Altar Guild: a group of lay persons who serve the congregation by decorating and preparing the altar for services.

Anglican: the name of the denomination stemming out of the Church of England; England means “land of the angles,” hence Anglican; Anglican itself means “English”

Archbishop: chief Bishop; the leader of a Province; some larger Provinces have more than one archbishop

Archbishop Cranmer: the first Archbishop of the Church of England during the reign of King Henry VIII; leader of the English Reformation

Archbishop Foley Beach: current Archbishop of the ACNA

Bishop: the leader of a Diocese; holds influential position in the Province; presides over Ordinations and Confirmation

Book of Common Prayer: title of prayer books used for worship in the Anglican Communion

Chalice Bearer: those who serve the wine at communion; often lay ministers

Chancel: area around the altar; where the clergy and participants are; usually elevated

Chasuble: worn by the celebrant during the celebration of the Eucharist; a Vestment; worn for the spiritual representation of putting on the charity of Christ (Col. 3:14)

Clergy: ordained ministers

Clerics: clergy; the daily uniform of ordained clergy, including the Collar

Collar: worn by ordained clergy; a sign of humility

Collect: collects the theme for the day in a prayer

College of Bishops: the collective group of bishops in a Province

Deacon: servant; one of the three Holy Orders; primarily serves Bishops, priests, and those in need

Diocese: a cluster or network of congregations led by a Bishop; often clustered based on geography, but can also be by a shared affinity, e.g. the International Diocese

Eucharist: Holy Communion; the Lord’s Supper

GAFCON: Global Anglican Future Conference; the conference of global leaders in the Anglican Communion formed in 2008 to help and stand with the conservative, Biblically-faithful members of the Communion; helped the ACNA form; recognizes the ACNA as the North American expression of the Anglican Communion

Global South: the first conference of global leaders in the communion to form after the Episcopal church consecrated a practicing homosexual bishop, contrary to Biblical teaching; comprised mostly of Provinces south of the equator

King Henry VIII: King of England who is most associated with the transition of the Church in England to the Church of England during the English Reformation.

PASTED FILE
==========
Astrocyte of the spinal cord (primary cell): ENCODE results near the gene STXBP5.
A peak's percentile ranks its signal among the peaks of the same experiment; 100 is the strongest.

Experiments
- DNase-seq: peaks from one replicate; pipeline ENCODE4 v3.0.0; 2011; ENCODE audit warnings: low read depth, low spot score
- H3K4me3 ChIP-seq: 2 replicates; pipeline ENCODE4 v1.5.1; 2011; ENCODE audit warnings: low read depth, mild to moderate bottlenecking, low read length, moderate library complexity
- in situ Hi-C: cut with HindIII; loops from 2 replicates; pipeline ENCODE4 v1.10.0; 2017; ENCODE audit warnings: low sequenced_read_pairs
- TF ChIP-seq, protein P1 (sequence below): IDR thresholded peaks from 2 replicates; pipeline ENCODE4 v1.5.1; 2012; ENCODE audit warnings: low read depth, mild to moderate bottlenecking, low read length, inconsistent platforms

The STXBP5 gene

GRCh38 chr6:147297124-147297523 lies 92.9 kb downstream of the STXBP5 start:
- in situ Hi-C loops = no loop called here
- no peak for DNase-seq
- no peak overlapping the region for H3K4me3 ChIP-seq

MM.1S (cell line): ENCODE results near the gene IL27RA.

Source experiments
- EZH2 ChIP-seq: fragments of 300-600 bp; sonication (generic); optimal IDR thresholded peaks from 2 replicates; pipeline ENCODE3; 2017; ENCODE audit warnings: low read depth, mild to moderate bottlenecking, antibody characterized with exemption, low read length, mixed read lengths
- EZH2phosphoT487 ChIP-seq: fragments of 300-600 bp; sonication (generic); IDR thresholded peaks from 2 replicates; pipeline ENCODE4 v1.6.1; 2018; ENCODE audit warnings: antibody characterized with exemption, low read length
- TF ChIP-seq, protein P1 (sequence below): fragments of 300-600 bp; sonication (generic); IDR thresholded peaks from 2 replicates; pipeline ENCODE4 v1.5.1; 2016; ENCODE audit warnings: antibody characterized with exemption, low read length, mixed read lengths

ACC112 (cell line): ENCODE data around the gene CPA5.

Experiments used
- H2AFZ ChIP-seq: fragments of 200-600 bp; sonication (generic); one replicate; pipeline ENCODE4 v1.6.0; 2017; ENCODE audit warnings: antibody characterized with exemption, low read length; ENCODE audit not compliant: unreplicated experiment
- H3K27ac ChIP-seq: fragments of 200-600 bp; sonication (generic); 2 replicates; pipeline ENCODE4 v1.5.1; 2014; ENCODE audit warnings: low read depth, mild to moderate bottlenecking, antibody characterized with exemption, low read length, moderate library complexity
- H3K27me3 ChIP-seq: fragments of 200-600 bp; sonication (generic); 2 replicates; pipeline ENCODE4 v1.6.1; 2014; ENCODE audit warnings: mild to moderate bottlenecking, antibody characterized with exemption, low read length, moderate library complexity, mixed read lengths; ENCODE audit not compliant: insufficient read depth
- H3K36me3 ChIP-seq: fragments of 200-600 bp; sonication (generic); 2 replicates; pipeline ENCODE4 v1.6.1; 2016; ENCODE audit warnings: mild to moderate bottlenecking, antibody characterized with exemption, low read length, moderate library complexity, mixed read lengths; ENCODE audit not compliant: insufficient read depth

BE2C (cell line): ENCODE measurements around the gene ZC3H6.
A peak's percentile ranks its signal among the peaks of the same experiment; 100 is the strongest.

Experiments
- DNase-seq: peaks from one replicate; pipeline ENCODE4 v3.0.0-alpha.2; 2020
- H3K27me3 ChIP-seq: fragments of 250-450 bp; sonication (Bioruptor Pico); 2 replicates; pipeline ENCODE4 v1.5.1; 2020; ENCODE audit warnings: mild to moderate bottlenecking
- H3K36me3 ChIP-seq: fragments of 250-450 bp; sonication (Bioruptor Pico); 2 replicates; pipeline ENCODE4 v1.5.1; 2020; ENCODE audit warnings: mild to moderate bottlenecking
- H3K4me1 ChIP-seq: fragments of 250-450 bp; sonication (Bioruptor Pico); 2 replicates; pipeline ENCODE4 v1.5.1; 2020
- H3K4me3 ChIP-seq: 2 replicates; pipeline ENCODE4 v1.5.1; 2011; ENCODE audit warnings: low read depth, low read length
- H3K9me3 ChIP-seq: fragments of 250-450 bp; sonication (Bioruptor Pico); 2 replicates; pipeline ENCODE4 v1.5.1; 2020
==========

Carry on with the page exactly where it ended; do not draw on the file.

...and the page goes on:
Lay Reader: readers of the readings and prayers during worship; aids clergy in serving the Eucharist as a Chalice Bearer

Lectionary: a weekly selection of Scripture readings for Holy Communion services; usually includes an Old Testament, Psalm, New Testament (Epistle), and Gospel reading

Liturgy: form of service

Narthex: space leading up to the Nave; right outside doors to the Nave; a.k.a. the foyer

Nave: where the people sit in the church building/sanctuary

Ordination: admission to the sacred Holy Orders of Deacon, priest, and Bishop (in that respective order) through solemn prayer and the laying on of episcopal (Bishops) hands

Primate: the Archbishop who sits as the global representative of the Province

Province: a cluster of Dioceses led by an Archbishop; usually by country, e.g. Anglican Church of Kenya

Provincial Council: a selection of Bishops, Clergy, and lay leaders in a Province who gather to determine the direction of the Province, make critical business and theological decisions, and lead the Province

Rector: senior pastor/priest of an Anglican church; must be ordained in the church

Sacraments: outward physical signs of inward spiritual grace.  Those initiated by Jesus are baptism and communion. Others include confirmation, ordination, marriage, unction (anointing with oil), reconciliation of a penitent. 

Sacristy: the Altar Guild room; where the Altar Guild prepares for the service; also doubles as the vesting room for clergy and participants

Vestments: the different garments worn by the participants in worship services. For the clergy, this includes the cassock alb (robe), stole, and cincture: 
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Vestry: in effect, the board of the church led by the Rector; members voted on by the congregation

Warden:  Junior and Senior Wardens; Junior is a Vestry member selected by the Vestry generally to oversee the property needs of the congregation;  Senior Warden is a Vestry member selected by the Rector to be a “right hand man” and executive